Updated March 13

Story by Trevor Brown, Paul Monies, Jeff Raymond, Ben Botkin and Jennifer Palmer.

It became official Thursday: The largest, most organized voice for Oklahoma teachers issued an ultimatum to legislators that teachers will shut down much of Oklahoma’s public-school system indefinitely unless serious money is found to boost teacher pay and education funding.

But signs of headwinds emerged quickly, foreshadowing a political stalemate that could pit hundreds of educators against a Legislature that has repeatedly quashed attempts to raise revenue for teacher pay raises.

The Oklahoma Education Association announced that educators will walk out on April 2 unless lawmakers find nearly $1.5 billion in new revenue, including $812 million for the upcoming fiscal year. The money would pay for teacher and state employee pay raises and restore hundreds of millions in education funding cuts.

The teachers’ union, however, didn’t spell out how to pay for the plan. Instead, OEA President Alicia Priest suggested lawmakers revisit earlier proposals that failed to get the three-fourths vote required of revenue bills. Among those was the Step Up Oklahoma plan, pitched by civic and business leaders, that would have raised taxes on cigarettes, motor fuel and oil and gas production. Other Step Up changes were proposed in separate bills.

But early indications were that legislators’ lines in the sand weren’t shifting. After the announcement, Oklahoma Watch contacted more than a dozen key House members who had opposed the previous proposals. All said the walkout threat won’t convince them to flip their votes unless they receive significant concessions.

The legislators – Oklahoma Watch reached out to 35 of them – included a strange-bedfellows mix of fiscally conservative Republicans reluctant to consider most tax increases and Democrats seeking a tax package that draws more from the oil and gas industry and higher earners.  All had voted no on the Step Up Oklahoma plan.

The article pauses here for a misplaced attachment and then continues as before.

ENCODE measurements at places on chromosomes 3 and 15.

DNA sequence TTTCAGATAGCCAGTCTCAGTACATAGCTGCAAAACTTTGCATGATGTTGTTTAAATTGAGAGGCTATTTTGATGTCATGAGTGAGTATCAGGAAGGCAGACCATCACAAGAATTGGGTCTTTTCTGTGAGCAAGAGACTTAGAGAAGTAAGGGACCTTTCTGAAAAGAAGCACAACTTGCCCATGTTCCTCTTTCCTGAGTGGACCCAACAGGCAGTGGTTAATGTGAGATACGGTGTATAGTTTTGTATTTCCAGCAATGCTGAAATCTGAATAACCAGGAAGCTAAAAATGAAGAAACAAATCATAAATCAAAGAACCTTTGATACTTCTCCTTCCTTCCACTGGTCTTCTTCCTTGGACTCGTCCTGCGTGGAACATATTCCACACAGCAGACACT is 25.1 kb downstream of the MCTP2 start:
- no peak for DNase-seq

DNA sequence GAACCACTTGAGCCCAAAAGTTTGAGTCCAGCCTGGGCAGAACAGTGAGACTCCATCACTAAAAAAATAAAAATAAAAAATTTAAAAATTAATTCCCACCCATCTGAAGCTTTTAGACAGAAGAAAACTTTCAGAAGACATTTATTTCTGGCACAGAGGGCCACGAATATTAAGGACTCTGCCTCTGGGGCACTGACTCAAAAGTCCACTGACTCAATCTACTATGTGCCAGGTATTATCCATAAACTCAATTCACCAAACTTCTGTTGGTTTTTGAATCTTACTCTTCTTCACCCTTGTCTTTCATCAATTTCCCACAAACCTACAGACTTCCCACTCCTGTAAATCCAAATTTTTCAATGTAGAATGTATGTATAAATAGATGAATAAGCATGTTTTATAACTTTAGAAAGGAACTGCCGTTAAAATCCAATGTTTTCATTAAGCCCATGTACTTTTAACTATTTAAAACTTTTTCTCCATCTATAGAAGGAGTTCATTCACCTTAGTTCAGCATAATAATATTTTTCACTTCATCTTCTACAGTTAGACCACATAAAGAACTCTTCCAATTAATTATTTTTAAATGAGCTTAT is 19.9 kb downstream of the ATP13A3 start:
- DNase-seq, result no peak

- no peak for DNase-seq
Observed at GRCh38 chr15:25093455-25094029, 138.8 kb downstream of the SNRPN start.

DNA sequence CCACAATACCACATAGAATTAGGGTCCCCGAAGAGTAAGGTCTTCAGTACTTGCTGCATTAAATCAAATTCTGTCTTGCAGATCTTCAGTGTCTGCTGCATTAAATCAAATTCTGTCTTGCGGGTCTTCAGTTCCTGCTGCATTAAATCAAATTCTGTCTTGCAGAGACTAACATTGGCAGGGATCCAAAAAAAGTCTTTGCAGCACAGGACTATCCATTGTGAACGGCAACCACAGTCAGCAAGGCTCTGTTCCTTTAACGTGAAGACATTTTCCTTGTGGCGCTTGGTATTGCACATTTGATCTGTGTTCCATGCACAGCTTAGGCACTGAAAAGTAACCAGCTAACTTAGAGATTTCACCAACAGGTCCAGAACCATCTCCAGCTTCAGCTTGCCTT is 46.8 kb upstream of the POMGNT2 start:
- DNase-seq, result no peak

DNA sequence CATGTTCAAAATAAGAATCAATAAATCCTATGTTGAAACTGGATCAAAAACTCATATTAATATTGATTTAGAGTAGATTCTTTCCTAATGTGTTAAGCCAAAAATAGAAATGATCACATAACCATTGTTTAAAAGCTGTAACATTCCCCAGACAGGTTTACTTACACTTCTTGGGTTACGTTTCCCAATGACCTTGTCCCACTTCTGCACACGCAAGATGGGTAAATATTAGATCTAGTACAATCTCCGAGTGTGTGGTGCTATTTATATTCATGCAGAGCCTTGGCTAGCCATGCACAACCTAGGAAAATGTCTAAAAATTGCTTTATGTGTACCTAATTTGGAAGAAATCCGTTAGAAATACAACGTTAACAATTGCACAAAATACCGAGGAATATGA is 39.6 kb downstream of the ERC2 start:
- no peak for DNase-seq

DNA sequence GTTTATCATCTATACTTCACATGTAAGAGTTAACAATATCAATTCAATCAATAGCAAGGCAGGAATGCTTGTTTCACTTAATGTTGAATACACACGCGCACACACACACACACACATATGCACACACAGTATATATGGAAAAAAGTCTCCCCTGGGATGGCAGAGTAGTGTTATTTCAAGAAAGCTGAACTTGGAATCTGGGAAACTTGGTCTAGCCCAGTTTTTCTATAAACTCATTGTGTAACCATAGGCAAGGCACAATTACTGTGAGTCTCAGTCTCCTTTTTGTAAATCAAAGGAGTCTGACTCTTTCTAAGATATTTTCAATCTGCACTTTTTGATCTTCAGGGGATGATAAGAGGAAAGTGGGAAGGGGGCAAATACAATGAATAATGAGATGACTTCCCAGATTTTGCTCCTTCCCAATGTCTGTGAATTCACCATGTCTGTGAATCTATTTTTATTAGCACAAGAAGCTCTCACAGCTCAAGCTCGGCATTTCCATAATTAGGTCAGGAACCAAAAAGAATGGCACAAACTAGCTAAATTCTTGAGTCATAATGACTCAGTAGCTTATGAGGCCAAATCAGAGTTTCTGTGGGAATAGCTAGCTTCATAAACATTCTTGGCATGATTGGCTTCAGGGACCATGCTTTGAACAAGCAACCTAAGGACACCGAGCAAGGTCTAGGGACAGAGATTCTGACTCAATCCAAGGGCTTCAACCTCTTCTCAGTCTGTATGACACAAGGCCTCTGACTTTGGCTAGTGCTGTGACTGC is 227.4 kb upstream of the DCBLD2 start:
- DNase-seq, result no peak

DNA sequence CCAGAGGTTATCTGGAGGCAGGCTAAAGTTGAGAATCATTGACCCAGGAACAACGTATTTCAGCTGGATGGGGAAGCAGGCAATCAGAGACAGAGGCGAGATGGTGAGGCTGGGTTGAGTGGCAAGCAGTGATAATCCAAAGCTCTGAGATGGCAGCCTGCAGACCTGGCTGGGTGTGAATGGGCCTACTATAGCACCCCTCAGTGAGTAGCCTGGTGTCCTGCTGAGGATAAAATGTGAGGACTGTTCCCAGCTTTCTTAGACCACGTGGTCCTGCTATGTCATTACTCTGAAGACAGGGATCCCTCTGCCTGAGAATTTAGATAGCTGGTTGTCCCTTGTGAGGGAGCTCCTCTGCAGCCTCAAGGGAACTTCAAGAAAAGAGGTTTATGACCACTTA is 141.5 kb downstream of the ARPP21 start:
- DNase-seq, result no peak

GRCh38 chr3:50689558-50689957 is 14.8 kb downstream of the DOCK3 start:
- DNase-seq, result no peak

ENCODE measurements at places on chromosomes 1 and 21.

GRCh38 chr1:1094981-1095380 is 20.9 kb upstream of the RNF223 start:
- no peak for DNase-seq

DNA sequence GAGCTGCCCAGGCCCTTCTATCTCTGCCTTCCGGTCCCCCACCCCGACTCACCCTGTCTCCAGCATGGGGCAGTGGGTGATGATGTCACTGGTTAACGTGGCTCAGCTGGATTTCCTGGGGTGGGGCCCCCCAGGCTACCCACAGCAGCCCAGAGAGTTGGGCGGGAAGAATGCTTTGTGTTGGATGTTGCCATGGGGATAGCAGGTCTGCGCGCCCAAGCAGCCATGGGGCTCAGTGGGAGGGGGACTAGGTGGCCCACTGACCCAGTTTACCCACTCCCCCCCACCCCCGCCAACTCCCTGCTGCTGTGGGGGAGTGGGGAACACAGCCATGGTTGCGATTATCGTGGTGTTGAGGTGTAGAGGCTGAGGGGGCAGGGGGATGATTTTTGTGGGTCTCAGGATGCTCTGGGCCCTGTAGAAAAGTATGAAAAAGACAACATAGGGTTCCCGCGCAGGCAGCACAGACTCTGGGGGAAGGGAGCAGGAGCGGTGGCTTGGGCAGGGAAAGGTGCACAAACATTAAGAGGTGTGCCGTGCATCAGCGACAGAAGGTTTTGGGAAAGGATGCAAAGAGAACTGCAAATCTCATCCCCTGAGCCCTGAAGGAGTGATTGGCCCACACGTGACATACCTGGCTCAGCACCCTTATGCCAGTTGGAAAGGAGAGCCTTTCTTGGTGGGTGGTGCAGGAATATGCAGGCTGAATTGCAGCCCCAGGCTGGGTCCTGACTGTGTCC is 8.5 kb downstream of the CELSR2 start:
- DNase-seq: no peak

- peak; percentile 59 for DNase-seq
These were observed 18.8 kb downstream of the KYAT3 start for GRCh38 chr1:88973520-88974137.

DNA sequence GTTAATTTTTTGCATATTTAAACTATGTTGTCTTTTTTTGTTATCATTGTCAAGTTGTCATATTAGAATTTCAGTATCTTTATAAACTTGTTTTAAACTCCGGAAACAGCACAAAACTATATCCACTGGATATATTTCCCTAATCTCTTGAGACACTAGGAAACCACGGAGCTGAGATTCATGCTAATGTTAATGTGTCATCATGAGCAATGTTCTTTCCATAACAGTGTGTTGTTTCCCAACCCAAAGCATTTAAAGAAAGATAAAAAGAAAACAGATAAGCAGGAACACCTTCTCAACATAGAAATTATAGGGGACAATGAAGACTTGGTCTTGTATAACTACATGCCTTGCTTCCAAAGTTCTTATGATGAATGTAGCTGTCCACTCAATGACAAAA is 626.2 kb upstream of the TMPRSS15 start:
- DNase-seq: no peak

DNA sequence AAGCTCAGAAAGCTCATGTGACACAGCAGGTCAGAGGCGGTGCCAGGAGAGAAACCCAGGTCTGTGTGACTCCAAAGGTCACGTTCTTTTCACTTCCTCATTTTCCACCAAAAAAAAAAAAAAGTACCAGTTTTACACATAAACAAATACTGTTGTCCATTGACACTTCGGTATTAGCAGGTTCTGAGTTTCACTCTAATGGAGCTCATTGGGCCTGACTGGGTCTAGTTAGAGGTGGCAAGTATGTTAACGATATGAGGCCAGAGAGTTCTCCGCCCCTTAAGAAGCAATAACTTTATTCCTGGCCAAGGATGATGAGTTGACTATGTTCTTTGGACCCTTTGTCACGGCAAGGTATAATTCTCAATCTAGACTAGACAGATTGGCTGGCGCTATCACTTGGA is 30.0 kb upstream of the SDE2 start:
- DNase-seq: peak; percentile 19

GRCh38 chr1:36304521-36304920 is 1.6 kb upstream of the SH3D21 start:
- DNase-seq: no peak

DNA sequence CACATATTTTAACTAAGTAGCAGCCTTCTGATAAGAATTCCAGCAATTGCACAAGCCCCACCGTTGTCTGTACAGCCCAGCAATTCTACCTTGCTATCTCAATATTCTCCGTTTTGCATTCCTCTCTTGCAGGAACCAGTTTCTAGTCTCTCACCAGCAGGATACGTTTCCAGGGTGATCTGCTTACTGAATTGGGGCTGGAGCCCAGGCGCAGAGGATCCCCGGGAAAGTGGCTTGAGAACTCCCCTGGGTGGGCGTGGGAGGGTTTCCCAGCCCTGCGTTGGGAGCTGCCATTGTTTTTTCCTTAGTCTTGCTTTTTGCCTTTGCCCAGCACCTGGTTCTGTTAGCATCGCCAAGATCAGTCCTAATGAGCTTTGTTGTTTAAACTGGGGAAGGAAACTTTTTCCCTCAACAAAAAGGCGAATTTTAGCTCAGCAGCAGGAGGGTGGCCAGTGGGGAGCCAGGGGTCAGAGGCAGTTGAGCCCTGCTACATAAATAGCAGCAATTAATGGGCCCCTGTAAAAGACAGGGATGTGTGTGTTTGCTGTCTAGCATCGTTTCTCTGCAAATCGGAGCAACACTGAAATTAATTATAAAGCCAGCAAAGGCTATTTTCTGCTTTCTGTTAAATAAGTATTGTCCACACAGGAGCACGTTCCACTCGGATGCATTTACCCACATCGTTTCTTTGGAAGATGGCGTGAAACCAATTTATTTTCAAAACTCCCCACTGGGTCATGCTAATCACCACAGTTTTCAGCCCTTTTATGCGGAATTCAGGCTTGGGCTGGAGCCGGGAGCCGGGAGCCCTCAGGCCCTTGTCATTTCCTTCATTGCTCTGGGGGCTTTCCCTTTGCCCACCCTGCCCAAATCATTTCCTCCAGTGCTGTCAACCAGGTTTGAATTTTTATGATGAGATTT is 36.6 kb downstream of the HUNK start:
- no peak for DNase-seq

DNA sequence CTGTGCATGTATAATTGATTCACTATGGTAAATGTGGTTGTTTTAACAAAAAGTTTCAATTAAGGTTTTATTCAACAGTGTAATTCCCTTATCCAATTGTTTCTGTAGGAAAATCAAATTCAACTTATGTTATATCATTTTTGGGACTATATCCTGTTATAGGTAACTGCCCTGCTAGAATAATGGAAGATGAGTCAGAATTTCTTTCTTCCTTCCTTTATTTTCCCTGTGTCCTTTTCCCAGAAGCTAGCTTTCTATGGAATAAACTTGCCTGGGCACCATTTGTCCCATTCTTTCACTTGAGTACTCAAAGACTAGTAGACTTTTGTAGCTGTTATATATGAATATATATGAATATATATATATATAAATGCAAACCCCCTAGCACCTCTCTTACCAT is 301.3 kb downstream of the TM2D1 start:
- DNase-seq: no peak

The Step Up proposal had gained the support of 63 House members, out of 101, which was well below the 76 votes needed to pass.

Most of the lawmakers who voted against the plan didn’t return calls and emails Thursday, reflecting perhaps a wish to remain tight-lipped until the current series of events plays out further.

But more than a dozen who responded said that if House leaders were to resurrect the Step Up revenue proposal, it would likely fail again.

“If that vote came up again today, I would vote against it,” said Rep. Tom Gann, R-Inola. “It was just taking money out of one pocket to put it in another.”

Other Republicans, including Reps. Kevin Calvey, R-Oklahoma City; John Bennett, R-Sallisaw; Kevin West, R-Moore; and Jeff Coody, R-Grandfield, said they would still oppose the Step Up or similar plans if asked to vote again.

“I am 100 percent in favor of giving Oklahoma’s teachers a pay raise, but I am absolutely opposed to taxing Oklahomans excessively in order to pay for that raise,” Coody said.

Five of the six Republicans who responded suggested there are other ways to find money for teachers. Their plans, which include finding wasteful spending through audits, are unlikely to generate the large sum that OEA is demanding, and GOP leaders have yet to take those plans up.

Several of the GOP lawmakers suggested putting components of the Step Up plan to a statewide vote. A referendum, however, would occur long after the educators’ April 2 walkout deadline.